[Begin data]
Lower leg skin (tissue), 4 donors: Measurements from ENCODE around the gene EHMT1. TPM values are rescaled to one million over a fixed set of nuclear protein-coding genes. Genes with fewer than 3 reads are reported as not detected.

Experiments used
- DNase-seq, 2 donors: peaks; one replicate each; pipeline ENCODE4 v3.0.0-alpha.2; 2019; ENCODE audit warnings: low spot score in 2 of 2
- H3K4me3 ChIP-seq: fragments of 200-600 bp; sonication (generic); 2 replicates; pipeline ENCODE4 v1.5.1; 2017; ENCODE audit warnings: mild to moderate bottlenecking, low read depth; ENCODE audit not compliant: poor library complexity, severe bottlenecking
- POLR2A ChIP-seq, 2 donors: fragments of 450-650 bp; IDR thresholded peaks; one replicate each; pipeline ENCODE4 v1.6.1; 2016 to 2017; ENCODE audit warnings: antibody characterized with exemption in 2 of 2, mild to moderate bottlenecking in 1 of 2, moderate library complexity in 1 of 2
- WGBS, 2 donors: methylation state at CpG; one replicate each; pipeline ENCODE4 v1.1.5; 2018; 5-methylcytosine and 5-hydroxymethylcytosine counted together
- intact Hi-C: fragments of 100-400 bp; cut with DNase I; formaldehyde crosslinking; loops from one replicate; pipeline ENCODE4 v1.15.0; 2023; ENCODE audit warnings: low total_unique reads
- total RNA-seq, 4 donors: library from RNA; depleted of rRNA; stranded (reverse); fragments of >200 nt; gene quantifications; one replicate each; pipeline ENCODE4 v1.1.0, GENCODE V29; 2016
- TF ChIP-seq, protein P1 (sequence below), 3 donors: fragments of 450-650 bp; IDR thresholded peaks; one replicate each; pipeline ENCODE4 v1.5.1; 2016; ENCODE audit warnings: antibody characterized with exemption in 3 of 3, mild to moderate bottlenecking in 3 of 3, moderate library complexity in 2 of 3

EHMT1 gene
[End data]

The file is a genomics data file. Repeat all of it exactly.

Lower leg skin (tissue), 4 donors: Measurements from ENCODE around the gene EHMT1. TPM values are rescaled to one million over a fixed set of nuclear protein-coding genes. Genes with fewer than 3 reads are reported as not detected.

Experiments used
- DNase-seq, 2 donors: peaks; one replicate each; pipeline ENCODE4 v3.0.0-alpha.2; 2019; ENCODE audit warnings: low spot score in 2 of 2
- H3K4me3 ChIP-seq: fragments of 200-600 bp; sonication (generic); 2 replicates; pipeline ENCODE4 v1.5.1; 2017; ENCODE audit warnings: mild to moderate bottlenecking, low read depth; ENCODE audit not compliant: poor library complexity, severe bottlenecking
- POLR2A ChIP-seq, 2 donors: fragments of 450-650 bp; IDR thresholded peaks; one replicate each; pipeline ENCODE4 v1.6.1; 2016 to 2017; ENCODE audit warnings: antibody characterized with exemption in 2 of 2, mild to moderate bottlenecking in 1 of 2, moderate library complexity in 1 of 2
- WGBS, 2 donors: methylation state at CpG; one replicate each; pipeline ENCODE4 v1.1.5; 2018; 5-methylcytosine and 5-hydroxymethylcytosine counted together
- intact Hi-C: fragments of 100-400 bp; cut with DNase I; formaldehyde crosslinking; loops from one replicate; pipeline ENCODE4 v1.15.0; 2023; ENCODE audit warnings: low total_unique reads
- total RNA-seq, 4 donors: library from RNA; depleted of rRNA; stranded (reverse); fragments of >200 nt; gene quantifications; one replicate each; pipeline ENCODE4 v1.1.0, GENCODE V29; 2016
- TF ChIP-seq, protein P1 (sequence below), 3 donors: fragments of 450-650 bp; IDR thresholded peaks; one replicate each; pipeline ENCODE4 v1.5.1; 2016; ENCODE audit warnings: antibody characterized with exemption in 3 of 3, mild to moderate bottlenecking in 3 of 3, moderate library complexity in 2 of 3

EHMT1 gene